|Bavaria Postal 1||89||3||267|
|Bavaria Postal 2||89||4||356|
|Fisher’s Iris Plant||150||4||600|
|Pima Indians Diabetes||768||8||6k|
|EEG Eye State||14,980||14||210k|
|KEGG Metabolic Relation||53,413||20||1M|
|3D Road Network||434,874||3||1M|
|Online News Popularity||39,644||58||2M|
|Sensorless Drive Diagnosis||58,509||48||3M|
Their dimensions vary significantly, from 59 to 434,874 samples, and from 2 to 5,000 features. Each dataset has been considered with different values of (number of clusters), leading to a variety of MSSC test set-ups. These datasets are grouped into four classes. Classes A1 and A2 have small datasets with 59 to 768 samples, while Class B has medium datasets with 1,060 to 20,000 samples. These three classes were considered in Ordin and Bagirov (2015). Class C has larger datasets collected in Karmitsa et al. (2018), with 13,910 to 434,874 samples and sometimes a large number of features (e.g., Isolet and Gisette).
4.2 Parameter Calibration
HG-means is driven by four parameters: two controlling the population size ( and ) and two controlling the algorithm termination (maximum number of consecutive iterations without improvement , and overall maximum number of iterations ). Changing the termination criteria leads to different nondominated trade-offs between solution quality and CPU time. We therefore set these parameters to consume a smaller CPU time than most existing algorithms on large datasets, while allowing enough iterations to profit from the enhanced exploration abilities of HG-means, leading to . Subsequently, we calibrated the population size to establish a good balance between exploitation (number of generations before termination) and exploration (number of individuals). We compared the algorithm versions with and on medium-sized datasets of class A2 and B with . The setting had the best performance and forms our baseline configuration. The impact of deviations from this parameter setting will be studied in the next section.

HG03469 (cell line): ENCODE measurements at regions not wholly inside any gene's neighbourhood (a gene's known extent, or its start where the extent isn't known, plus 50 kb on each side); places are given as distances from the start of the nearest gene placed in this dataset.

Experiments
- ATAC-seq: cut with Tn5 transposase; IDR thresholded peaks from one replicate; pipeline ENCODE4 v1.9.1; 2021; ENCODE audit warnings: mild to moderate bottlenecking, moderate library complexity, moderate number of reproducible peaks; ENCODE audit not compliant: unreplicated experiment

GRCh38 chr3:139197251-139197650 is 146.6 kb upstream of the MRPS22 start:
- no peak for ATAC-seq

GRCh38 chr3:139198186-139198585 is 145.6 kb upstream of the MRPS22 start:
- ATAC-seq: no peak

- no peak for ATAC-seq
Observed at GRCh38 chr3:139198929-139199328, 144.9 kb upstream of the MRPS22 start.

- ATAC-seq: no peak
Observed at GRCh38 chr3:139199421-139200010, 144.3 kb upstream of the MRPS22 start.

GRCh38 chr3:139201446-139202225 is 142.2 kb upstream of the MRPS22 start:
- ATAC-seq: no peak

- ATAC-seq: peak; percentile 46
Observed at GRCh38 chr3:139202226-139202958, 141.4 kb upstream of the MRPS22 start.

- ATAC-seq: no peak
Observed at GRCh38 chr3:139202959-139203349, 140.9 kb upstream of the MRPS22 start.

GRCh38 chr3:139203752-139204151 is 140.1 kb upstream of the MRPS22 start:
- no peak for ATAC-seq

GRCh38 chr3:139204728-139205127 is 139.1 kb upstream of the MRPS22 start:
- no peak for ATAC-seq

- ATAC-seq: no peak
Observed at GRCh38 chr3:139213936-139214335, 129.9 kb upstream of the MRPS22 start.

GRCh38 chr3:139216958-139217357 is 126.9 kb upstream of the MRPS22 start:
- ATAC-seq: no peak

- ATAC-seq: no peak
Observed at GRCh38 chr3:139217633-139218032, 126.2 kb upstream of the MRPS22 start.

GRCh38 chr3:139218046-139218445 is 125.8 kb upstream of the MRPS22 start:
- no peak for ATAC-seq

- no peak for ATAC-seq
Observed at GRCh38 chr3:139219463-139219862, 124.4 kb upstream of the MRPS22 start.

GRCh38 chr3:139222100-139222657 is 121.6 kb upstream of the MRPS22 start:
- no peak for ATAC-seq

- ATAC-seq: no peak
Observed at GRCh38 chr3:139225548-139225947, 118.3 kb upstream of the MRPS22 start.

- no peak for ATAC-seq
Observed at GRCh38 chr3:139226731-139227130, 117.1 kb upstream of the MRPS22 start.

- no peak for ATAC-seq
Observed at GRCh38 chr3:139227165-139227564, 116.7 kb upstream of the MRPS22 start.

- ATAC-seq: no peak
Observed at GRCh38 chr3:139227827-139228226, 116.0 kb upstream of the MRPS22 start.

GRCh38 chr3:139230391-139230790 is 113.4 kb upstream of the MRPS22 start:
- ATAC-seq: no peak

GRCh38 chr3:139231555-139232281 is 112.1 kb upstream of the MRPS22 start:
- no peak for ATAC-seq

4.3 Performance on the MSSC Optimization Problem
GKM (Likas et al., 2003) – global K-means;
SAGA (Kivijärvi et al., 2003) – self-adaptive genetic algorithm;
MGKM (Bagirov, 2008) – modified global K-means;
MS-MGKM (Ordin and Bagirov, 2015) – multi-start modified global K-means;
DCClust and MS-DCA (Bagirov et al., 2016) – clustering based on a difference of convex functions;
DCD-Bundle (Karmitsa et al., 2017) – diagonal bundle method;
LMBM-Clust (Karmitsa et al., 2018) – nonsmooth optimization based on a limited memory bundle method.
We also report the results of the classical K-means and K-means++ algorithms (efficient implementation of Hamerly (2010)) for both a single run and the best solution of 5,000 repeated runs with different initial solutions.
The datasets and numbers of clusters indicated in Table 1 lead to 235 test set-ups. For ease of presentation, each line of Tables 3 and 3 is associated with one dataset and displays averaged results over all values of . The detailed results of HG-means are available at https://w1.cirrelt.ca/~vidalt/en/research-data.html. For each dataset and value of , the solution quality is measured as the percentage gap from the best-known solution (BKS) value reported in all previous articles (from multiple methods, runs, and parameter settings).
|Single Run||5000 Runs||Single Run||5000 Runs|
|CPU||Xe 3.07 GHz||Xe 3.07 GHz||Core2 2.5 GHz||Xe 3.07 GHz||Core2 2.5 GHz||Core2 2.5 GHz||Xe 3.07 GHz|